Hey, wait a minute! Wasn't the "proximate cause" of Mr Jordan's current predicament his potentially slanderous statement at the Davos meeting? That is the one indispensable link in the chain that got his fanny fired. I'm an MD, not a JD, so I don't think in convoluted ways like y'all do, but if he had not made his little speech, anything the MSM or the blogosphere said about him would be irrelevant.

(3) Beldar made the following comment | Feb 13, 2005 6:09:51 PM | Permalink

jb, I certainly agree that Mr. Jordan's comments were a proximate cause of the blog swarm and of the other resulting events that may have led to his professional demise. That's my point — there can be, and quite often is — more than one proximate cause.

In tort law, the allegedly damaged plaintiff's own conduct is indeed subject to scrutiny, and under the doctrines of contributory or comparative negligence, may be used to diminish or block the plaintiff's recovery for a wrongful act of the defendant that was also a proximate cause of the plaintiff's damages.

Anticipating someone's next question: Does Eason Jordan have a plausible civil claim against anyone in the blogosphere for his ouster? The short answer is "Nope, not a prayer."

(4) Joe made the following comment | Feb 13, 2005 7:36:53 PM | Permalink

Just a note to let you know that you have fast become one of my favorite blogs.

(5) Jonathan Sadow made the following comment | Feb 14, 2005 4:37:35 AM | Permalink

The important thing to note about the Eason Jordan affair is not so much how important a proximate cause blogging is but rather that blogging is a proximate cause at all without MSM participation. Didn't "experts" tell us that blogging as the primary source of information about an incident could never effect change but instead required the amplifying imprimatur of the MSM?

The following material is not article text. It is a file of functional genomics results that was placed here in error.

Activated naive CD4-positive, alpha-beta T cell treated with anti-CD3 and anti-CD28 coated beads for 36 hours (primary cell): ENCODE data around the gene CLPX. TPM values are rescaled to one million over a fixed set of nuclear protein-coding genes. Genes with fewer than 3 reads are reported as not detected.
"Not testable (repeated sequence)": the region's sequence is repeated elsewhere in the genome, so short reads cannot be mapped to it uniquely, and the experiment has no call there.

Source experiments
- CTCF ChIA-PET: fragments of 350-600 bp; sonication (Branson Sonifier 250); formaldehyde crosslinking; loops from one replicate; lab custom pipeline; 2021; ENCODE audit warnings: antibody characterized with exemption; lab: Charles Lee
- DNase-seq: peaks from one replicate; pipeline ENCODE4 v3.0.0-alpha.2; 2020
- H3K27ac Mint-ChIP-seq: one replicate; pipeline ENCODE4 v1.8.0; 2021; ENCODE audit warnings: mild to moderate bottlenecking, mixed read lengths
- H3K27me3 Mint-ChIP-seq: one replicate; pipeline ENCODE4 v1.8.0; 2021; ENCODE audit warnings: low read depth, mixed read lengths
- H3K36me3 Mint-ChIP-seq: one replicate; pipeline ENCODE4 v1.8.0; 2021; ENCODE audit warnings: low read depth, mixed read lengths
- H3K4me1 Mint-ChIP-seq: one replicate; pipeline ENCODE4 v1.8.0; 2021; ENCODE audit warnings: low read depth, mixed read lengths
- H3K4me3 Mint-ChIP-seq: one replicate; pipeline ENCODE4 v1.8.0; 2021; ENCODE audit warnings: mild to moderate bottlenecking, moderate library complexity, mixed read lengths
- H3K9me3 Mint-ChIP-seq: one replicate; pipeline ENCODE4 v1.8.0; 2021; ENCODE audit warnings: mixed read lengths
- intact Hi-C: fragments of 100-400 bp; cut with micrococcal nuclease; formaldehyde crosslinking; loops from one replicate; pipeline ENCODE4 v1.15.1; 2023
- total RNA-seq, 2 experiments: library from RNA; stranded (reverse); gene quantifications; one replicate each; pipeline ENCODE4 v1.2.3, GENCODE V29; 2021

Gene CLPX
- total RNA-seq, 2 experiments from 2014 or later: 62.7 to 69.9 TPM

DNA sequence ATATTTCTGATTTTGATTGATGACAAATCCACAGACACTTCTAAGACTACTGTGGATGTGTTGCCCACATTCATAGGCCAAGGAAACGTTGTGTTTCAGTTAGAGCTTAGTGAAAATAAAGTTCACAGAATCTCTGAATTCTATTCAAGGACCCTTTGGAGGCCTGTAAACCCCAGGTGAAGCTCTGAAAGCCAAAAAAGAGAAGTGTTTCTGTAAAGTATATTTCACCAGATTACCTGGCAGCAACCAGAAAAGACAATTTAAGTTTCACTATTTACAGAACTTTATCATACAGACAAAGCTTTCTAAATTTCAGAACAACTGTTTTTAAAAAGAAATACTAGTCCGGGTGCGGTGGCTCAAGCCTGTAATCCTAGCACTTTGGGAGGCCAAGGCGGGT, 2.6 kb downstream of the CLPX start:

(6) R Robertson, Brownsville TX made the following comment | Feb 15, 2005 1:55:25 AM | Permalink

I am not really with you on the proximate cause analysis ... If we are going to throw terms around to explain this new blogswarm thing through legal jargon, I would argue that standing or suffrage or civil rights is more like it.

The MSM is acting a lot like those mythical potbellied good old boy southern rednecks acted when blacks rose up to enjoy their equal rights. Billy Joe Bob and the MSM get all pissed off, shreaking that the world as we know it is going to come to an end now that the lower forms of life are finding their voice.

As we know from the civil rights movement, everyone is much better off today than they were previously and the the political pie got bigger somehow so that nobody lost anything by increased participation. The same will happen with the blogs. MSM will not die...they will be ever better purveyors of information and opinion.

The blog is just the newest vehicle by which people who always have had 'standing' to engage in public discourse, without the means to exercise it, are getting their opinions heard.

And one final note that agrees with Beldar. Blogs have no direct power to off these guys like Rather and Jordan. It is not as if they are experts in the black arts ... I know my Jackie Chan movies, and Hugh Hewitt is no ninja stud. Without the laziness of the MSM, who surely are cribbing by sneaking hourly peeks at these evil blogs since the bloggers do a lot of their work for them, none of these guys ever would have taken a fall.

(7) Stephen M. St. Onge made the following comment | Feb 15, 2005 2:19:31 AM | Permalink

      Over at my blog, I speculate on a possible additional proximate cause of Jordan's departure: his CNN bosses decided he's crazy.


(8) Ken made the following comment | Feb 18, 2005 1:38:48 AM | Permalink

The blogs didn't fire Jordan. They had no such power. He worked for CNN. All this crap about unfairness to poor Jordan is astonishing.

And apparently CNN didn't fire him either. He resigned. What is said at CNN apparently stays at CNN.

People will be assessing this new media (blogs) for years. Soon journalism schools will conclude they invented them. (Didn't Al Gore did take a journalism school post in 2001?)

The great merit of blogs is low cost. Anyone can challenge the MSM.

Until now the MSM shaped the news by simply deciding what would NOT be published. Blogs totally destroyed that censorship.